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Abraham Lincoln, the American Rosetta Stone

Henry Fonda in "Young Mr. Lincoln."

If the real Abraham Lincoln had had some kind of trademark protection on himself, even post-mortem, he’d be rich.

Lincoln is a character irresistible to novelists and filmmakers. In fact, the first Lincoln was put on film not long after there was film in 1908. Therereafter came legions of Lincolns — on the stage, on television, in patriotic pageants across the nation, and now this new one, starring a non-American, the British-Irish actor Daniel Day-Lewis, and directed by Steven Spielberg.

The telling thing about all these Lincoln iterations is that they prove that Lincoln is the indispensable American, personally and politically. He is the Rosetta Stone to the nation’s character, its strengths and paradoxes. He is the man who saved the union and who, like a classic tragedy, is struck down at his moment of triumph. He is the unlikely president, risen from the raw frontier, the man who, to this day, people point to when they say “what a great country — anyone could grow up to be president.” It isn’t true, of course, since Lincoln was a man among millions. But that’s why all these films are made, trying to suss out the secret of his genius and his ordinariness.

Now, George Washington is another matter. “The Father of His Country” comes across a distance of a couple of centuries as a kind of plaster saint, and he was even in his own time [never mind that bogus cherry-tree story or, for that matter, the whole of the Parson Weems mytho-biography].

Washington was immensely tall for the time, and evidently carried himself with the dignity that came from the knowledge that he would set the tone and precedent for the new presidency. There are variants of this story but someone once bet a friend of his, Gouverneur Morris, would give his old buddy George a hearty backslap greeting. Depending on the version, Morris either did and was either mortified by Washington’s cold response, or just couldn’t bring himself to violate the man’s gravitas.

Maybe this is why there are so many fewer George Washington film portrayals. The only one I can recall is Barry Bostwick’s TV mini-series, and I can’t recall it very well.

It’s curious how the character of Lincoln tends to defeat filmmakers to make him into a another plaster saint. But if Washington was politically sly, we don’t know it. Lincoln was – adroit and self-deprecating and dogged, and more enticing to actors.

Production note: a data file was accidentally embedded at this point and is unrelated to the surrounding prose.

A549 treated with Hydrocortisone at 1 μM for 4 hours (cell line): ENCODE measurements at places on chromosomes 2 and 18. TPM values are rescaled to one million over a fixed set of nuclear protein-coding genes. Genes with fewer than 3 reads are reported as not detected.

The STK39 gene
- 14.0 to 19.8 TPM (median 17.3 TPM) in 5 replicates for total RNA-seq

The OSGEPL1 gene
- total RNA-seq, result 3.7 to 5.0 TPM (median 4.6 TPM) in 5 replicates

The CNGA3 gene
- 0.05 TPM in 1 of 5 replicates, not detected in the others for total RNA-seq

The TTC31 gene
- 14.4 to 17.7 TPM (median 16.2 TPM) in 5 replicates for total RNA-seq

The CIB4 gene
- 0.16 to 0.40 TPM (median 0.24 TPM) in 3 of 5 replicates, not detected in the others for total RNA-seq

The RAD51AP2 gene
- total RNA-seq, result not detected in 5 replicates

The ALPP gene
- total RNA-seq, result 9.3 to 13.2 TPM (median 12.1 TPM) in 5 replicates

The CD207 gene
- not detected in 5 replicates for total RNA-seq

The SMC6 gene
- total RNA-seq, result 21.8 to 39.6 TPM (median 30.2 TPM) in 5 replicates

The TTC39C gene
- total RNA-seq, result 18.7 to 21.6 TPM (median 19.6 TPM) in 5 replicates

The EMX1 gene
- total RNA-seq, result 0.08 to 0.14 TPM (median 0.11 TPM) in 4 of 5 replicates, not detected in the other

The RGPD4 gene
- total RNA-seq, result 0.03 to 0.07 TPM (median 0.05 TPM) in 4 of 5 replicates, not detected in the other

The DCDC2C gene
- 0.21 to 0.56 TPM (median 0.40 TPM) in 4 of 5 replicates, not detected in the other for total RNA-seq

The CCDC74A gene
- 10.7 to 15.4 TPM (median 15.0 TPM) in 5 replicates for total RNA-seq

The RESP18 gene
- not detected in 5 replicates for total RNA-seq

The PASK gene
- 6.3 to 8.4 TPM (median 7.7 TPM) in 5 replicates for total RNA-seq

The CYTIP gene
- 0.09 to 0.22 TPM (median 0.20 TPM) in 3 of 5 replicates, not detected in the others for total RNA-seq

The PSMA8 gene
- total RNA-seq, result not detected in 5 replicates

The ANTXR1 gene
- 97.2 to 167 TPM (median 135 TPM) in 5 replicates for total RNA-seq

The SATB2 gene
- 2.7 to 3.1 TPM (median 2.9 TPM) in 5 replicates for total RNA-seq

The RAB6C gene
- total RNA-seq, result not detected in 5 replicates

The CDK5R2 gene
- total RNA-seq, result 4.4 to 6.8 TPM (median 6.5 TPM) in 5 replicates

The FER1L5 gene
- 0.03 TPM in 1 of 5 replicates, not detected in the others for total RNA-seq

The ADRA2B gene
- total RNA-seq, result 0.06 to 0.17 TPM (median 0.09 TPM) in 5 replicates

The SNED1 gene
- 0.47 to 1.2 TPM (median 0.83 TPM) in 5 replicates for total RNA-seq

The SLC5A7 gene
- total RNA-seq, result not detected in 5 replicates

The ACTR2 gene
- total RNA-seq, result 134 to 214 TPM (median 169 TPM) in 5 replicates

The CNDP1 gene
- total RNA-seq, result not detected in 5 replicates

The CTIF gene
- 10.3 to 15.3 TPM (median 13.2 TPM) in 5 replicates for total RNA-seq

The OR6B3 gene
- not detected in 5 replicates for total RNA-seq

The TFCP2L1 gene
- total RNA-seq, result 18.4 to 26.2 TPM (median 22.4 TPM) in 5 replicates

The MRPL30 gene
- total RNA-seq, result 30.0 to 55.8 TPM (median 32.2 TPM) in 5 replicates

Henry Fonda played him in ‘’Young Mr. Lincoln,’’ a much-embroidered story of the proto-president. It was made in 1939, when Europe was going to war but the U.S. had yet. Fonda’s Lincoln was an addle-footed but nimbly spoken fellow full of homespun maxims about justice. Our Lincoln historians told me that Fonda’s is the one Lincoln who got his gait and his body language right — at least insofar as we can know it, more than 150 years after those who saw it wrote about it.

1940 was Raymond Massey’s “Abe Lincoln in Illinois,” a year later and a year closer to Pearl Harbor. The film was based on the play by Robert Sherwood, a member of the Algonquin Round Table and a four-time Pulitzer Prize-winner. Sherwood stood a few inches taller than Abe Lincoln, so his physical vantage point must have been sympathetic. 

Fonda’s Lincoln has a more naturalistic sensibility than Massey’s, but playing Lincoln, this real man both unknown and so familiar, must be enticing but intimidating for any actor. You’re not creating a character from scratch, and you’re working with, or against, the Lincoln who takes up residence in every schoolchild’s imagination, and the Lincoln whose Gettysburg Address was “the ultimate expression of the majesty of Shakespeare’s language,” according to Winston Churchill, who was no oratorical slouch himself.

Lincoln is so familiar and so significant that we can even parody him: the Lincoln of “Bill and Ted’s Excellent Adventure’’ and of "Abraham Lincoln, Vampire Hunter.’’

Bill and Ted's Excellent Adventure

Abraham Lincoln, Vampire Hunter

Most of all, he was – lest we forget, in our partisan epoch – a candidate of compromise, and a president who used compromise in order that his principle would win the day – triumph in war and then “bind up the nation’s wounds.”

 That line is from Lincoln’s second inaugural address, which figures large in the new film. I’ll be there when it opens, popcorn in hand. Lest you think that’s anachronistic, popcorn’s been cooked up in North America for centuries, and it is the official state food of Illinois, “Land of Lincoln.”

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